Online services were returning to normal after a large-scale outage on Tuesday plunged parts of the world into an internet blackout.
Several websites around the world, including major media outlets such as the New York Times, Le Monde, the BBC, the Guardian, the Financial Times, as well as the Reddit platform, were inaccessible after an internet outage that lasted around an hour.
Euronews’ online services were also partially affected.
The sites displayed messages such as “Error 503 Service Unavailable” or “Connection Failure”.
As well as media outlets, government sites were also impacted, including in the US and the UK.
The gov.uk website, which includes government departments and many UK public services, said “Error 503 Service Unavailable” at around 11.20 CEST.
The White House website was displaying the message “This page is not working” at around the same time.
What caused the outage?
A problem at Fastly, a popular content distribution network (CDN) provider based in the US, is believed to be the reason for large-scale outages across the world.
Fastly confirmed the outage on their website on Tuesday morning. An update on their website at 1 pm CET said the problem has been identified and “a fix had been applied”.
The firm added that “customers may experience increased origin load as global services return”.
In an email to Euronews, Fastly said there will be a Fastly Service Advisory document published “in due course”, which should detail why the incident occurred.
An earlier statement said the company was “investigating potential impact to performance with our CDN services”.
Fastly has yet to confirm what caused the issue.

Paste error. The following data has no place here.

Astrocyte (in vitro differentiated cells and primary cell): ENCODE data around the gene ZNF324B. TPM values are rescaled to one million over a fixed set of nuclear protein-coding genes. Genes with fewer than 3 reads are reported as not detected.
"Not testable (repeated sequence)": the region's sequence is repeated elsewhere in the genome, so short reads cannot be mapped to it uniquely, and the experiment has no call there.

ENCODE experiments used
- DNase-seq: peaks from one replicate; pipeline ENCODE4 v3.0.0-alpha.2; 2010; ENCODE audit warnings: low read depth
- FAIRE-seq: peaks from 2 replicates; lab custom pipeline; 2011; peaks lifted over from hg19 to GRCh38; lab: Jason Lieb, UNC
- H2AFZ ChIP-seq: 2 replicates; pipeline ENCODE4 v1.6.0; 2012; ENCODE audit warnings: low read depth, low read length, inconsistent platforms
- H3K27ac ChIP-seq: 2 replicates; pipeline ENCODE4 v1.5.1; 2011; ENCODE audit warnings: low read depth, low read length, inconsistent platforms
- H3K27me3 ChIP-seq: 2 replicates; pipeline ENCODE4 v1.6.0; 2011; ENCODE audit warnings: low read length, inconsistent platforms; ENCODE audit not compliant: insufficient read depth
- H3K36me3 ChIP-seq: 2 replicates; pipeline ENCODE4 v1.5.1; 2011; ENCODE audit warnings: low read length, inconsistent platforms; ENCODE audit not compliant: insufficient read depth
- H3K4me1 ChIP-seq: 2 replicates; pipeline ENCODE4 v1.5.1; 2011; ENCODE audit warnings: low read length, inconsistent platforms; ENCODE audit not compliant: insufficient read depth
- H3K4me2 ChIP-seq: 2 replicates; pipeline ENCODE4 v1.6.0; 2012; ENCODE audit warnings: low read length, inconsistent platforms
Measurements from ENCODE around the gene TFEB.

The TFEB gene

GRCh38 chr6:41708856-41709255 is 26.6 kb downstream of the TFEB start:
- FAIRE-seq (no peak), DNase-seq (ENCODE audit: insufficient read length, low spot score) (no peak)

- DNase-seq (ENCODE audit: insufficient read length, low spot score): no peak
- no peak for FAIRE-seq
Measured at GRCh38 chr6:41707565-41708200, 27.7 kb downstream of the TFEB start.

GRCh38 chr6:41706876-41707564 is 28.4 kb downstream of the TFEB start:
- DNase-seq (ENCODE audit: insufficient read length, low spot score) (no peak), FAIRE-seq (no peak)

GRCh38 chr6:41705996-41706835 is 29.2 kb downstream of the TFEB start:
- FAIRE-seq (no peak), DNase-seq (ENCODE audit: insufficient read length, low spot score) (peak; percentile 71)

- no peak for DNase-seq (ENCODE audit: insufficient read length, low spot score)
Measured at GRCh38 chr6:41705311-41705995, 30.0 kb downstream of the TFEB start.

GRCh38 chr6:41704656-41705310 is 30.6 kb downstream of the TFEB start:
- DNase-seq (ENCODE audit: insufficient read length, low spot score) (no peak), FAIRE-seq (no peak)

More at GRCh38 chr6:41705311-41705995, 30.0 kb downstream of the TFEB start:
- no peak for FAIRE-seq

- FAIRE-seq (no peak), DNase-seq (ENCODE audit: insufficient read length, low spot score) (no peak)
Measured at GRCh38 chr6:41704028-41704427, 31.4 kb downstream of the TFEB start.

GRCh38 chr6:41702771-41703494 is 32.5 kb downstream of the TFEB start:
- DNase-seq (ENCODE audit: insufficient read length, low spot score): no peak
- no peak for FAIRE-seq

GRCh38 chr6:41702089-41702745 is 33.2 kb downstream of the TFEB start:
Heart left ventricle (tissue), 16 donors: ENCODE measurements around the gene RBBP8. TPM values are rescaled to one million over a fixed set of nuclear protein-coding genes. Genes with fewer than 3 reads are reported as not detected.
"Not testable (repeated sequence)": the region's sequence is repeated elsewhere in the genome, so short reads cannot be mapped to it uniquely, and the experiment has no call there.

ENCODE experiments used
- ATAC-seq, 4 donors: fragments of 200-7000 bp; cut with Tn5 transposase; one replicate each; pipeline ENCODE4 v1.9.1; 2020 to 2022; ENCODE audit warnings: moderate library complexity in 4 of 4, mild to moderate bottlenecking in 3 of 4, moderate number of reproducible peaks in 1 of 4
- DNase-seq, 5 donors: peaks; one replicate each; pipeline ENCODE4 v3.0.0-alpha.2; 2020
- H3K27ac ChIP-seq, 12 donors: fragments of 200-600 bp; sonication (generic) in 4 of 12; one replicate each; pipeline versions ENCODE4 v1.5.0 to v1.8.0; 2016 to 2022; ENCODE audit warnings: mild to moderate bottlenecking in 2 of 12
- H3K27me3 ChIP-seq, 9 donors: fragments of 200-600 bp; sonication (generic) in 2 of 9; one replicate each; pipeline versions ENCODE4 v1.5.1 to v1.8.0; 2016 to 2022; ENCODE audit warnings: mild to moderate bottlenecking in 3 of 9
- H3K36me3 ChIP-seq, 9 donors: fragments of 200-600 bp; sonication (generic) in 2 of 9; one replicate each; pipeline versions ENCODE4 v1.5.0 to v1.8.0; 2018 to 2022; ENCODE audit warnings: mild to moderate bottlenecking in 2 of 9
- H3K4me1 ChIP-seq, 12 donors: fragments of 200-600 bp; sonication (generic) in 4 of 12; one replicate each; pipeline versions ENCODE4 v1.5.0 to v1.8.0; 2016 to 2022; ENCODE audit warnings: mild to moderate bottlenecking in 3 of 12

So, what does it mean and what are CDNs?
CDNs are a key part of the internet infrastructure. Companies around the world depend on banks of servers to improve internet performance and access to online services.
One way they do so is with CDNs, which cache or store data on servers closer to the user to make it easier for them to access web content quickly.
The idea behind CDNs is to remove any potential bottlenecks in internet provision, and have steadily grown in use around the world to help provide access to live and on-demand streaming services, applications, and social media platforms.
The result of a glitch at Fastly, which describes itself as an “edge cloud platform,” is that internet users have not been able to access content and services depending on the CDN they use.
Fastly is widely used by media organisations which is why news sites, in particular, were adversely affected by the outage. Amazon’s online retail operation was also reportedly down.
Deliveroo, Pinterest, and Shazam are also high-profile clients of the provider.
Our journalists are working to update this story.